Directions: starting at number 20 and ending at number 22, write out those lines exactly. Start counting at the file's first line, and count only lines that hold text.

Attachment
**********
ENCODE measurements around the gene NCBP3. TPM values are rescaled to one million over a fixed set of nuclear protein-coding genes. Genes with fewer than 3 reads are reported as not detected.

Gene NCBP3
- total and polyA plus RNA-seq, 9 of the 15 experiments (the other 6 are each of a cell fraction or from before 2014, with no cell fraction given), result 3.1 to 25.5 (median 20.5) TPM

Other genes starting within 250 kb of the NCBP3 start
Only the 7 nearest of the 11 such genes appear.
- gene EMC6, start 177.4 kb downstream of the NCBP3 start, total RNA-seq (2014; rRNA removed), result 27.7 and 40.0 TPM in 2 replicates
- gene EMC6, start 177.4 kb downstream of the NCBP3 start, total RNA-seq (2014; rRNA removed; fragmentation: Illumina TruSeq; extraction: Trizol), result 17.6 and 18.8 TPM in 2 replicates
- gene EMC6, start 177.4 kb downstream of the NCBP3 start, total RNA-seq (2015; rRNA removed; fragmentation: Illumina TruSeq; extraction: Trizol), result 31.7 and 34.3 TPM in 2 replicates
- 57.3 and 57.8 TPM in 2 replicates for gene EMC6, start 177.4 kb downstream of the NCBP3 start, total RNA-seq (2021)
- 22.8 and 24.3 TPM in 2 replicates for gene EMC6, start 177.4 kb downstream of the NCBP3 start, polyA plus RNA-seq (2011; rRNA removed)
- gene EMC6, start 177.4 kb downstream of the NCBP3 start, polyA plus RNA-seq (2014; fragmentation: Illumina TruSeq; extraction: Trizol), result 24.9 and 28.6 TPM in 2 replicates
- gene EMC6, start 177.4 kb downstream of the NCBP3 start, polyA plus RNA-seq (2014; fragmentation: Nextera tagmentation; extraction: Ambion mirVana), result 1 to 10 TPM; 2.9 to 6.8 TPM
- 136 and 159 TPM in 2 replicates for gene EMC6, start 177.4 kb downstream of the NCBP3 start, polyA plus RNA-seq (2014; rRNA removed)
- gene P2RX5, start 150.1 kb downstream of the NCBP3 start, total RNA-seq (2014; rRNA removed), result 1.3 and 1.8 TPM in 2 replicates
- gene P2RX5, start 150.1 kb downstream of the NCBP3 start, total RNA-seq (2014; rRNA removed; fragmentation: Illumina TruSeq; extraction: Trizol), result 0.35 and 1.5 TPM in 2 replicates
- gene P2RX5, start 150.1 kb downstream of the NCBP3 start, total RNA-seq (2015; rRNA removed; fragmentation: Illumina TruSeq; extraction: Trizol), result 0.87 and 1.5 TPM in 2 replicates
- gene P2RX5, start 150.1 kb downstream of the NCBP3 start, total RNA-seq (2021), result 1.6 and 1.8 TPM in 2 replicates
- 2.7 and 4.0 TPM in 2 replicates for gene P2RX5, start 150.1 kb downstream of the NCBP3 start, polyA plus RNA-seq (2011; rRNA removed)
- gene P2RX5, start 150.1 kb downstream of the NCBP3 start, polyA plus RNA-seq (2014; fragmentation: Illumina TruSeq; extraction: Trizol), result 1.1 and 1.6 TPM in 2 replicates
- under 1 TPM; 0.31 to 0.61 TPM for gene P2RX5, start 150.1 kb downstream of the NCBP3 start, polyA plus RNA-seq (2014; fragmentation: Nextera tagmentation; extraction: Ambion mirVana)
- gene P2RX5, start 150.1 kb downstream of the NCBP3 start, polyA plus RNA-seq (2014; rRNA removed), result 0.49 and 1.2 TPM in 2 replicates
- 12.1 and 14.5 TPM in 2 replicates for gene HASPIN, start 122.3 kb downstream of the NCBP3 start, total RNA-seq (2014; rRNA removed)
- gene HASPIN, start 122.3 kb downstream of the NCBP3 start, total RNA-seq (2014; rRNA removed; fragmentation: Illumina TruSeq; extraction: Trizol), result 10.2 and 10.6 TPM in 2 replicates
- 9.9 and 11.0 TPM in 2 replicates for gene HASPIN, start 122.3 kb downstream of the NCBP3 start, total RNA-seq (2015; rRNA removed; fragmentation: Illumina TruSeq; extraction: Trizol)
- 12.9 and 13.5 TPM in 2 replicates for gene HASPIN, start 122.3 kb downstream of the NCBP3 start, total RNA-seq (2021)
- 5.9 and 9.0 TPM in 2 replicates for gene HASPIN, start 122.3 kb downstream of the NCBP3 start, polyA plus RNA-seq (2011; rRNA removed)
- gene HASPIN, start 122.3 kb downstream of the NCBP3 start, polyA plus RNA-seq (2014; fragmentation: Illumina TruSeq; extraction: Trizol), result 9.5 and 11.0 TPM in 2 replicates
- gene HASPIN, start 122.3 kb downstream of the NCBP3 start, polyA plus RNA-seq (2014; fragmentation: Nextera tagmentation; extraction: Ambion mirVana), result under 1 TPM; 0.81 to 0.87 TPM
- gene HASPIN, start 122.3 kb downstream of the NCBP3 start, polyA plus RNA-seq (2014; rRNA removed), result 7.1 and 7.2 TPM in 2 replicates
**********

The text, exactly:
- under 1 TPM; 0.31 to 0.61 TPM for gene P2RX5, start 150.1 kb downstream of the NCBP3 start, polyA plus RNA-seq (2014; fragmentation: Nextera tagmentation; extraction: Ambion mirVana)
- gene P2RX5, start 150.1 kb downstream of the NCBP3 start, polyA plus RNA-seq (2014; rRNA removed), result 0.49 and 1.2 TPM in 2 replicates
- 12.1 and 14.5 TPM in 2 replicates for gene HASPIN, start 122.3 kb downstream of the NCBP3 start, total RNA-seq (2014; rRNA removed)